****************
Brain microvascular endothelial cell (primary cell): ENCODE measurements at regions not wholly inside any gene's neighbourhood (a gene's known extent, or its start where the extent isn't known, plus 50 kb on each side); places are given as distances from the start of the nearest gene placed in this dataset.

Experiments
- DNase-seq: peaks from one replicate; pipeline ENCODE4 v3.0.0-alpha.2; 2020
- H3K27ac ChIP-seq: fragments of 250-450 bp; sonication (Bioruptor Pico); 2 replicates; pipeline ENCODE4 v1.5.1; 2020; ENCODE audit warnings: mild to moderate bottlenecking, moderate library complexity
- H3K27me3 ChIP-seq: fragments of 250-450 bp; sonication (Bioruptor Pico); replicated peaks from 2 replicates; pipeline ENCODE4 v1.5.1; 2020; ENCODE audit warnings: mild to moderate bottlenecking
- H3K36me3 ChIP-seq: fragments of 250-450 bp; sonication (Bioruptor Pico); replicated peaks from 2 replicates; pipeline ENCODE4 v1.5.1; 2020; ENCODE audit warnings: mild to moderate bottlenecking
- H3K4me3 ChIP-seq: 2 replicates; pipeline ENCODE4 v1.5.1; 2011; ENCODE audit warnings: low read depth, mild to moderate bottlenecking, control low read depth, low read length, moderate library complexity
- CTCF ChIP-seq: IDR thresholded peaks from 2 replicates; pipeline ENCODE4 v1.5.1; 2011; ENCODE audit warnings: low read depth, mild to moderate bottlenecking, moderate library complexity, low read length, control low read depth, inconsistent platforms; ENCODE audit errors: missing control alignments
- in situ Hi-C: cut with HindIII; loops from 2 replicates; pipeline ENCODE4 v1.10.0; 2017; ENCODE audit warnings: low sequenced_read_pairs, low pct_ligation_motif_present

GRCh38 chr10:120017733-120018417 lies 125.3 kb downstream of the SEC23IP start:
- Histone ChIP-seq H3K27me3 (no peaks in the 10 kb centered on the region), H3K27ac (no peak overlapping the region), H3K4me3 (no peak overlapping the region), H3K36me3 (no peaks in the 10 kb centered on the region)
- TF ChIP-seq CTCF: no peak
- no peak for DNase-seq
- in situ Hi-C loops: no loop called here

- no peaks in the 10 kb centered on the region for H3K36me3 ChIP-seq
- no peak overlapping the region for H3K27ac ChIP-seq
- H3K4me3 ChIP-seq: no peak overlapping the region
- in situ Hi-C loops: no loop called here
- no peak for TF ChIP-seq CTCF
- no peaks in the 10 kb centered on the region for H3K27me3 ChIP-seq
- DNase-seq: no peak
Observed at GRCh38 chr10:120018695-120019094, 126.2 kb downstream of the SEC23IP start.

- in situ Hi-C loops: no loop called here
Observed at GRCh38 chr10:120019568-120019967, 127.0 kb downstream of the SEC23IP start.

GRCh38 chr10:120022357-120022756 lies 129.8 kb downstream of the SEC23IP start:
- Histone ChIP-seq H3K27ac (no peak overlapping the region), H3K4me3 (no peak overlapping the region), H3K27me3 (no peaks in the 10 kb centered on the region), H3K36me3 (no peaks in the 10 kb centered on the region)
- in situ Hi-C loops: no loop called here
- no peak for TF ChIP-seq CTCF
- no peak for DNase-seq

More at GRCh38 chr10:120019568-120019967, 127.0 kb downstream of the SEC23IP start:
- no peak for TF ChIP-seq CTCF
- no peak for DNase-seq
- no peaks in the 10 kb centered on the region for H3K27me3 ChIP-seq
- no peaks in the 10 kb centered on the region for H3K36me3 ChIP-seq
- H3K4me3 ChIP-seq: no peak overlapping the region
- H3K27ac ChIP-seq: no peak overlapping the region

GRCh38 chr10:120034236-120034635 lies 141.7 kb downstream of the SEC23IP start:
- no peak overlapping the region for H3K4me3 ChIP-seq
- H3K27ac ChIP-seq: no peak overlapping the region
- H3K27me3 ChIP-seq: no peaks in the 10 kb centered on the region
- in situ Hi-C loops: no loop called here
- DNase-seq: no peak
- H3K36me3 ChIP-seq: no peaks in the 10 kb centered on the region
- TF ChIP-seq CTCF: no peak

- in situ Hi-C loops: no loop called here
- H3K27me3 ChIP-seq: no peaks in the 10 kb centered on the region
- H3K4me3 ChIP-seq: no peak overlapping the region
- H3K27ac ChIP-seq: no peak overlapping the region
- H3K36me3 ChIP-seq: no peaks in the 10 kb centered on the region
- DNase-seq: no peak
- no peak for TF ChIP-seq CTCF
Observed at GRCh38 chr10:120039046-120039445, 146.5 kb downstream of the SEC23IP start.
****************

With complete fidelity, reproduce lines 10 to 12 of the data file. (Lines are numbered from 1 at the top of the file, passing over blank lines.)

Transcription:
GRCh38 chr10:120017733-120018417 lies 125.3 kb downstream of the SEC23IP start:
- Histone ChIP-seq H3K27me3 (no peaks in the 10 kb centered on the region), H3K27ac (no peak overlapping the region), H3K4me3 (no peak overlapping the region), H3K36me3 (no peaks in the 10 kb centered on the region)
- TF ChIP-seq CTCF: no peak